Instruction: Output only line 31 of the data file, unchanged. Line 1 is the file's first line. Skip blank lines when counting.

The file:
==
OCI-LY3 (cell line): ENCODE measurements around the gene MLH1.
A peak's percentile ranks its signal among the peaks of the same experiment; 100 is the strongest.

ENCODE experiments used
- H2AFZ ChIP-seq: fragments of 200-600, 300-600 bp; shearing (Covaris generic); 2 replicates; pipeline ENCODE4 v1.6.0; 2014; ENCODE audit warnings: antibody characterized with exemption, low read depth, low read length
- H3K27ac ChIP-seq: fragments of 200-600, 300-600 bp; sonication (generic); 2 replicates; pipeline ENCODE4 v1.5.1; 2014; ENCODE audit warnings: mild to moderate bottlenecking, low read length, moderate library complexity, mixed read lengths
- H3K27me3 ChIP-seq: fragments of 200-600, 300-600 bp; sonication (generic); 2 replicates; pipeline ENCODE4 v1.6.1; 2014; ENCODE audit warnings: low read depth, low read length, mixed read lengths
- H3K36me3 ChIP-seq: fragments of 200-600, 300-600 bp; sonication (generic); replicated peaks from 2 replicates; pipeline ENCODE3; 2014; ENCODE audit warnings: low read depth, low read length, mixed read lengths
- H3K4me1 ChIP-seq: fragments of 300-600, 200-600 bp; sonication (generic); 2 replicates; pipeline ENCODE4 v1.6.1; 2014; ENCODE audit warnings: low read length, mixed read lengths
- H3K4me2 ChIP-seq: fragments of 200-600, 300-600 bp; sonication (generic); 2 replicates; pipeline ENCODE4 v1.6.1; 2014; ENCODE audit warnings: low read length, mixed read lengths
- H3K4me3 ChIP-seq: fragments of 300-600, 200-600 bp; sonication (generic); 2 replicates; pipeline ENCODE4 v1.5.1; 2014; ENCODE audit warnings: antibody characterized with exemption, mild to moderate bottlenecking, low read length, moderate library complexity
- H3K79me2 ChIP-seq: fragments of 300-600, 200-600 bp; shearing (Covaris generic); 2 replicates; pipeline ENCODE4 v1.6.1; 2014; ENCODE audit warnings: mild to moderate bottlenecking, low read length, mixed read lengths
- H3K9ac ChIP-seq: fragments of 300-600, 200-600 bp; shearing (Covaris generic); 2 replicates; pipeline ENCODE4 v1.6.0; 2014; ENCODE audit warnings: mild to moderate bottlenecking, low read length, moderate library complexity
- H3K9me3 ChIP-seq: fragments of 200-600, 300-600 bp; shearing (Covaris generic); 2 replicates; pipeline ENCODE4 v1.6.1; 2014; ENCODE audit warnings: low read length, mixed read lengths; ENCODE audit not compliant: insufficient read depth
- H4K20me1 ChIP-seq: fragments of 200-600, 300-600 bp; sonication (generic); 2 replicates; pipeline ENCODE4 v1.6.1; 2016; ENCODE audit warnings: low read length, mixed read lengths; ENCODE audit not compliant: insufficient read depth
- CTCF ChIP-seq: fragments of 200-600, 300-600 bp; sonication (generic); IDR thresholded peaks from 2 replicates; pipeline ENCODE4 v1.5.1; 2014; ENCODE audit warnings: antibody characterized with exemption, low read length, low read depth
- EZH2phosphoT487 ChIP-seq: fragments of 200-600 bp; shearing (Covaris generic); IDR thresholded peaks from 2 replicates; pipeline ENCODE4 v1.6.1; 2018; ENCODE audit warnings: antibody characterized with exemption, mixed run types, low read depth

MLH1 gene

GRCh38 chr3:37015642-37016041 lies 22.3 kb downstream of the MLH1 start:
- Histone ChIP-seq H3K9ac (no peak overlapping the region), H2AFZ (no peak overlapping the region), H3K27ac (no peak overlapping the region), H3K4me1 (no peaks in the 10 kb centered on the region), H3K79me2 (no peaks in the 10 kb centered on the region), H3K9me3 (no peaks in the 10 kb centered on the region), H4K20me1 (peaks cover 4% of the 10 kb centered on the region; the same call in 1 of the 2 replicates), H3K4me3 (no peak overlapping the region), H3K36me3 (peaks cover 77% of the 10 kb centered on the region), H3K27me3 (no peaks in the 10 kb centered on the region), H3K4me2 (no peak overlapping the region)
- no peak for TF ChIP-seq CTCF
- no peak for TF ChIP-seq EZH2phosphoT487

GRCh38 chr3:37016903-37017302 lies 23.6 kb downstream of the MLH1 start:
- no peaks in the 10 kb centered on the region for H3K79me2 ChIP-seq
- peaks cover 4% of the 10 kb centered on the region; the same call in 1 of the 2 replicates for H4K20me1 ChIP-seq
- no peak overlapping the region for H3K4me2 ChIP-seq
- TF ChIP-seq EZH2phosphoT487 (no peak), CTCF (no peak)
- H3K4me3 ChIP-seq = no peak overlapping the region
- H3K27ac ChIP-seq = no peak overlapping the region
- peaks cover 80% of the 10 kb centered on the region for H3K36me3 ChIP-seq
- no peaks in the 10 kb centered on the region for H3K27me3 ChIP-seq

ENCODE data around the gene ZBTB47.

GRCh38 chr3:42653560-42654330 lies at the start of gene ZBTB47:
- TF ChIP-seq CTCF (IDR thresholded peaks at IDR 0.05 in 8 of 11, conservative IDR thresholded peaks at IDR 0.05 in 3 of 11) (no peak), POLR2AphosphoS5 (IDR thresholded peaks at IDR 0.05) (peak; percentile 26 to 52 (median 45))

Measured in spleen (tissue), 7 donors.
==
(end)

ENCODE data around the gene ZBTB47.